Institute of Social and Cultural Anthropology and The Ethnographic Collection

Private Pieties. Mundane Islam and New Forms of Muslim Religiosity: Impact on Contemporary Social and Political Dynamics

Muslim societies have been impacted since the 19th century by far-reaching processes of social and economic change as well as the development of an array of both Islamist and counter-Islamist movements. The present research project proposes to focus on Muslims whose ideas of piety are characterized by their private and individualistic character: they maintain that their piety is not subject to scrutiny by Islamist movements which value public religion as a means of societal control. Insistence on privacy (and individuality) may appear as rather a-political stance, yet, forms an eminently political position as it challenges claims to hegemony of interpretation of both established religious (and political) authorities as well as the leaders of Islamist movements. The present project asks which social and political consequences the stress on private (and individual) piety has and what private piety actually means for the social development of Muslim societies, for the development of Islamist movements and their ability to mobilize Muslims for political aims: what happens to politics in such a case? How do Islamist groups react that have to fear most from such a social movement? How also can we assess the role of women in patriarchal societies who appear to gain most from the move towards private piety? The project will approach these questions in the form of a comparative study of social and political contexts in Senegal, Tunisia, Egypt, Lebanon, Iran and Pakistan as well as Muslim (Senegalese, Tunisian, Egyptian, etc.) diasporic communities in Europe. Our trans-regional comparative perspective will enable us to identify the social dynamics linked with the stress on private (and individual) piety.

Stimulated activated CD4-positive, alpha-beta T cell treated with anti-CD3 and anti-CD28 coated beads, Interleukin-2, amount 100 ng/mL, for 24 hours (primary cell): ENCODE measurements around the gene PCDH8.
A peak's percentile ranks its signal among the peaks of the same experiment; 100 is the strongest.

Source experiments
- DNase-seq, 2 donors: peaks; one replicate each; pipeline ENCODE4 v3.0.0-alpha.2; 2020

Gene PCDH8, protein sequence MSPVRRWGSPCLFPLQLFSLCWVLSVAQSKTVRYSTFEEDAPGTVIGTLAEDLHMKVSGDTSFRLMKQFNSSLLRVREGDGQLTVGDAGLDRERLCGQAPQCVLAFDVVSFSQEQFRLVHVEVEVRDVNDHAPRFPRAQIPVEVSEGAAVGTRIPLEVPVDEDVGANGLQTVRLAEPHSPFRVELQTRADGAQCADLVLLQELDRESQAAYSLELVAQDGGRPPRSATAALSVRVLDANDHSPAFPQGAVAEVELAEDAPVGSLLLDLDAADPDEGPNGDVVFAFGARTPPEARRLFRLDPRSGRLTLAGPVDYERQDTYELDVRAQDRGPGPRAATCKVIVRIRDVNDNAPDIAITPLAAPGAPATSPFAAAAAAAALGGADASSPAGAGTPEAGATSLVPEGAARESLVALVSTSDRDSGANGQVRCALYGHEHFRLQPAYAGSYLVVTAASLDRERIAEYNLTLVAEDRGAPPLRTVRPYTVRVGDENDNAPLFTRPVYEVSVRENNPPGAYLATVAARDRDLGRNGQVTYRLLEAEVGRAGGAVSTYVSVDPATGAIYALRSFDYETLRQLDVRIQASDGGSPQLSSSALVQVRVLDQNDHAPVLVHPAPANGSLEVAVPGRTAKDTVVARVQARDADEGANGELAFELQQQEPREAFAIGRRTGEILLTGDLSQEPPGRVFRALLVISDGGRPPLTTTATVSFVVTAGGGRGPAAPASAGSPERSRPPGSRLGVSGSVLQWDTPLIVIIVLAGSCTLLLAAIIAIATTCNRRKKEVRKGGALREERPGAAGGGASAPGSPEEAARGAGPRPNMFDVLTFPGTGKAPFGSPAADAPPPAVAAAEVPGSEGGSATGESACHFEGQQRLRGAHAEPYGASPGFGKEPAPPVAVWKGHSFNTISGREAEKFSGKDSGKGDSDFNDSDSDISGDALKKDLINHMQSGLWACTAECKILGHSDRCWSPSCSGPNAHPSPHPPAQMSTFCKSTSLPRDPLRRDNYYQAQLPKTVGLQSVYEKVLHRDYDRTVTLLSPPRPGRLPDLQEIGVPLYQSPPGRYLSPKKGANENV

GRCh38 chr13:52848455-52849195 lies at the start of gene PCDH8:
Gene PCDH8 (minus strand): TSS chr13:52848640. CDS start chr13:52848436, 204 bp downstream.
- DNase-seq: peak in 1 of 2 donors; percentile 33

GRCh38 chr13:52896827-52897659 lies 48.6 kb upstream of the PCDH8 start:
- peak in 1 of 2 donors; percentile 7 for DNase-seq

This project has received funding from the European Research Council (ERC) under the European Union's Horizon 2020 research and innovation programme (grant agreement No 693457).

Project duration: 01/10/2016 to 30/09/2021